On Thursday, July 7 at 19:30 GMT:
Puccini’s Madama Butterfly tells the tragic love story of a Japanese girl betrayed by her American naval officer husband. It is a production that at once showcases one of the most heart-wrenchingly beautiful arias in Italian opera and yet the worst stereotypes of Asian women. So how are modern opera companies handling these issues when it comes to developing new productions that won’t turn off audiences in 2022?
More opera companies are having open discussions about improved ways of staging new productions and the role ethnic stereotyping plays in upholding systemic racism. Asian opera artists say the acknowledgment of these issues is particularly important given the climate of increased anti-Asian racism.
But shows built on Orientalist themes continue to be staged with non-Asian artists costumed into Asian roles. Even after a year of consultation on how to respectfully portray Japanese cultureLondon’s Royal Opera House went ahead with a production of Madama Butterfly with a nearly all-non-Asian cast. Critics say the practice amounts to yellowface and devalues the experiences of opera singers of Asian descent.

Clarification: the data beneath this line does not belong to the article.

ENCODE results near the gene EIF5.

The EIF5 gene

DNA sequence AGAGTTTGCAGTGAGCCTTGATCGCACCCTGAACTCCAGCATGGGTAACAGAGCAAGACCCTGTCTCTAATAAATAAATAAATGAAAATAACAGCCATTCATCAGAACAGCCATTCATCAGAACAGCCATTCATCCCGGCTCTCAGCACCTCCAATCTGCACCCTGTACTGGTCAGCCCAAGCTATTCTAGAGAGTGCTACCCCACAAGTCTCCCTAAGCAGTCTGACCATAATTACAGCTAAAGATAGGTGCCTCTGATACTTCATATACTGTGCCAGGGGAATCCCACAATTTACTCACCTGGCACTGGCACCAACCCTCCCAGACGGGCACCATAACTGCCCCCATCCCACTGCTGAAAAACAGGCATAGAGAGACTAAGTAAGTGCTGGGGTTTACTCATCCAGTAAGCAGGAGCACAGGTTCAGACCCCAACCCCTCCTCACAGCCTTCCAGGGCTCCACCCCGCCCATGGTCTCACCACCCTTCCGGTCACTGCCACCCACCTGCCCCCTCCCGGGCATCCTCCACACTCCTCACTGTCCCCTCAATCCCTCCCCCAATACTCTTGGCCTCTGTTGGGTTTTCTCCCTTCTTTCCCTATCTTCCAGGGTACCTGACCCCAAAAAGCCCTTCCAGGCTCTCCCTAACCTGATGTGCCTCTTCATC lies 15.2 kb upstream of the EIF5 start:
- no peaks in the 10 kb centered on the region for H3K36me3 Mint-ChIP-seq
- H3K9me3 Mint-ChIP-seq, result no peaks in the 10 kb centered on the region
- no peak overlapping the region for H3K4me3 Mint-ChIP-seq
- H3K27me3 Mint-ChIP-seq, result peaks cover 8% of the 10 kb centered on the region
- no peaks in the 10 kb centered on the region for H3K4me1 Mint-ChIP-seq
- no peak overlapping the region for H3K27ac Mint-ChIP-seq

In this episode of the Stream, we’ll look at why such practices still persist in modern opera productions and what’s being done about it.
On this episode of The Stream, we speak with:
Nina Yoshida Nelsen
Mezzo-soprano and co-founder of the Asian Opera Alliance
Phil Chan, @Philschan
Co-founder, Final Bow for Yellowface
Daniel York Loh, @DanielYorkLoh
Associate artistic director, Chinese Arts Now